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Cyber Security Co. Votiro Targets Australian Base, ASX Listing

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Monday, March 27th, 2017

Israeli cyber security company Votiro Cybersec has become the third foreign cyber security firm to announce its plans to list on the ASX in as many weeks, as the rush of offshore tech companies to the local exchange continues.

As reported in The AFR:

Votiro has started a capital raising ahead of its listing later this year, targeting investors in Sydney, Melbourne, Hong Kong and Singapore for a $10.1 million capital injection.

Alternative investment fund Redfield Asset Management has already committed $2.93 million to the raise and has underwritten the remaining $7.17 million.

 Votiro chief executive Itay Glick said a local listing would help the company expand across the Asia Pacific region.
 Unlike most cyber security companies that protect businesses and individuals against known threats, Votiro created what is known as content disarm and reconstruction technology, which prevents unknown and “Zero-Day” exploits from penetrating a system.

Votiro, which was launched in 2010, analyses all email attachments and “cleanses” them, thereby seeking to prevent threats from entering a company’s email server.

The company’s founders, Mr Glick and Aviv Grafi, have both worked for the elite intelligence unit of the Israel Defence Forces and spent more than 10 years working in information security and telecommunications (in the case of Mr Grafi).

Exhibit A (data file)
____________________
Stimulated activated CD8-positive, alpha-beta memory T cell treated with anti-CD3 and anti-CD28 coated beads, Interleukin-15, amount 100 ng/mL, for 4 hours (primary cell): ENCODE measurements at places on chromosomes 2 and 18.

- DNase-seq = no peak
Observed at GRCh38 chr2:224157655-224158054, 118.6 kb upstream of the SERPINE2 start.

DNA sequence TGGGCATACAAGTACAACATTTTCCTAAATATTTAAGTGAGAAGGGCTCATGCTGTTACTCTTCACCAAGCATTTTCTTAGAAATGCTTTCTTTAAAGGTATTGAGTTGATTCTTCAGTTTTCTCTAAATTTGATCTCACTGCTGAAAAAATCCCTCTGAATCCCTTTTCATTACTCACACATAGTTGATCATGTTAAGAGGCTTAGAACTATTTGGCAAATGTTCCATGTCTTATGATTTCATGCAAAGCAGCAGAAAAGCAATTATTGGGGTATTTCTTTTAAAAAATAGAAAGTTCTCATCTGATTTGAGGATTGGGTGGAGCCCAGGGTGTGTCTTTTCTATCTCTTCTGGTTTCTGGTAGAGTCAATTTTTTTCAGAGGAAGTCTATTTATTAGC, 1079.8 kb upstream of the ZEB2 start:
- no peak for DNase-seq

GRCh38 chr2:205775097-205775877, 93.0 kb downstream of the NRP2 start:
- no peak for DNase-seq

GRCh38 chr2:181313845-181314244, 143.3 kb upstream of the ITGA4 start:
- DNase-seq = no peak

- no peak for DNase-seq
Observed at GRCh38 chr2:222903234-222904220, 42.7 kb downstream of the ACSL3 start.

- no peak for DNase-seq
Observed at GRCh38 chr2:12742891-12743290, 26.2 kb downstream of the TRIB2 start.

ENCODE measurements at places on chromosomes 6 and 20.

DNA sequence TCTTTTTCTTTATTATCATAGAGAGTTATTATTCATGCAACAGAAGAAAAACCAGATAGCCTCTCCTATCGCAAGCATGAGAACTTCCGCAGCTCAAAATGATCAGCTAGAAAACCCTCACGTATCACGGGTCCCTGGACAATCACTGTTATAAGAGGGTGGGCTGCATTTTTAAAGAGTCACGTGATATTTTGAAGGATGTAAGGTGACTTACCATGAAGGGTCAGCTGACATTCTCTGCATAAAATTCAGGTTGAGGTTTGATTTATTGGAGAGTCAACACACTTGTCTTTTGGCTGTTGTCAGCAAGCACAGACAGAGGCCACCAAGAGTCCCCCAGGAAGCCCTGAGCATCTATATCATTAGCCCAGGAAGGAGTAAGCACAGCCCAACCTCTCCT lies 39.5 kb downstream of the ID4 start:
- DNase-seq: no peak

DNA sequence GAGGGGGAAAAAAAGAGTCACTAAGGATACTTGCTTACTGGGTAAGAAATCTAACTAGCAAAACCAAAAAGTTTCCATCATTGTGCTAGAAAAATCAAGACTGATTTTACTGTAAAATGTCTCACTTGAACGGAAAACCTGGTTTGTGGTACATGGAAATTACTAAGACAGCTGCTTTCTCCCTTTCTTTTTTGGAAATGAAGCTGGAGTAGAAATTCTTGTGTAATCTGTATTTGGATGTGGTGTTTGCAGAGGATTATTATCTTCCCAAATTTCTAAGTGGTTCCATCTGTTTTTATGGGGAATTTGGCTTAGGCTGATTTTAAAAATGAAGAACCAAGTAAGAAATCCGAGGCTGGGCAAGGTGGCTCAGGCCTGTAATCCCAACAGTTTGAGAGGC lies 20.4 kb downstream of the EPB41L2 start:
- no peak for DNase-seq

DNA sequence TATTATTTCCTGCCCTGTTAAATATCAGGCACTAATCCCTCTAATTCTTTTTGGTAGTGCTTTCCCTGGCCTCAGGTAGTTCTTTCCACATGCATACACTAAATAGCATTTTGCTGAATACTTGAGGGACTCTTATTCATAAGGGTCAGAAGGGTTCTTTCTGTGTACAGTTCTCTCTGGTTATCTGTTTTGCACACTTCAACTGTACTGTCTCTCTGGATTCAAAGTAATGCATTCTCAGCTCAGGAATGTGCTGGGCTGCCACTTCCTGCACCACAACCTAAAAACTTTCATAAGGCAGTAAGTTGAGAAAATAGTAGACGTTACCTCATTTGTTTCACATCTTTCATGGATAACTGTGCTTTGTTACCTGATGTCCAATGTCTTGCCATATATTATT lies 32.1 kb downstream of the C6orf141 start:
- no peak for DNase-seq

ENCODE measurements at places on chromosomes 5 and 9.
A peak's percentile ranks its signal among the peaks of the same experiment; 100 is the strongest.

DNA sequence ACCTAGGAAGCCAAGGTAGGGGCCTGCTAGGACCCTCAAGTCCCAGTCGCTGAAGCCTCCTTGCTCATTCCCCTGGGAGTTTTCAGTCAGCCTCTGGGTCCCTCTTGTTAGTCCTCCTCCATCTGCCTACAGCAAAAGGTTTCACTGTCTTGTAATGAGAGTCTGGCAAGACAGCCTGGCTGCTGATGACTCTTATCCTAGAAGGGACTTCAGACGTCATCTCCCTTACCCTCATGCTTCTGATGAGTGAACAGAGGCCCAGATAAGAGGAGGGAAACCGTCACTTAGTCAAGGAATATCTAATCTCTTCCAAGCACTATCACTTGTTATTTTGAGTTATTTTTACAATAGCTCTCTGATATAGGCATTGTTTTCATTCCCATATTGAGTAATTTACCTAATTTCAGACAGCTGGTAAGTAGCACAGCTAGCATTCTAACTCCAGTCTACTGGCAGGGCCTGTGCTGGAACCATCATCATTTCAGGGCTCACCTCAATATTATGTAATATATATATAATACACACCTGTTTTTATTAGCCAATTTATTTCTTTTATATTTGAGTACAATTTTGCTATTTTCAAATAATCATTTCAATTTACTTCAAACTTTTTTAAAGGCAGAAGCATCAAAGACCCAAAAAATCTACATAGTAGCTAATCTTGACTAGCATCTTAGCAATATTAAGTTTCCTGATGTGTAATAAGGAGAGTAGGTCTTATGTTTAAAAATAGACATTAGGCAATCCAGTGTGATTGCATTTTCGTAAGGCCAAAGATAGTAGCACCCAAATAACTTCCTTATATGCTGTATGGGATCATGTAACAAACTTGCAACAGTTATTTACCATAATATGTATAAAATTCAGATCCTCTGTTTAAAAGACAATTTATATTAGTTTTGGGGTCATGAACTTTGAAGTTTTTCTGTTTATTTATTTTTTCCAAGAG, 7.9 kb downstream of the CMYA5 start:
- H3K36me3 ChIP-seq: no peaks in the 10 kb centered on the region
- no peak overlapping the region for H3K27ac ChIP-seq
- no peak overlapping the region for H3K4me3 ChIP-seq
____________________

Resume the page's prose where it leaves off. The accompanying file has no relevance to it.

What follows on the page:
“We saw that it was very easy to attack organisations because all of them were using signature-based detection technologies which were and still are unable to detect undisclosed and Zero-Day threats,” Mr Glick said.

“The amount of discovered Zero-Day threats in 2015 was roughly 54 (according to security firm Symantec), meaning every week there was a new Zero-Day threat. Every week an attacker can choose an exploit, send it to you, and then they’re in. That’s how easy it is to use those Zero-Day threats.”

Votiro’s latest capital raising follows a $US4 million financing round in May last year, which was also led by Redfield.

The company is initially recruiting four people to join its R&D team in Australia, but it is still deciding between Melbourne and Sydney.

Mr Glick also expects the business to grow strongly here because of the recent introduction of the mandatory data breach reporting laws, and in Asia the Japanese government has begun offering favourable financial benefits to businesses that invest heavily in cyber security.

 “Mandatory data breach disclosure is definitely a catalyst for organisations to assess their cyber security solutions. And then there is the fear factor – no one wants to be the next one to be hacked,” he said.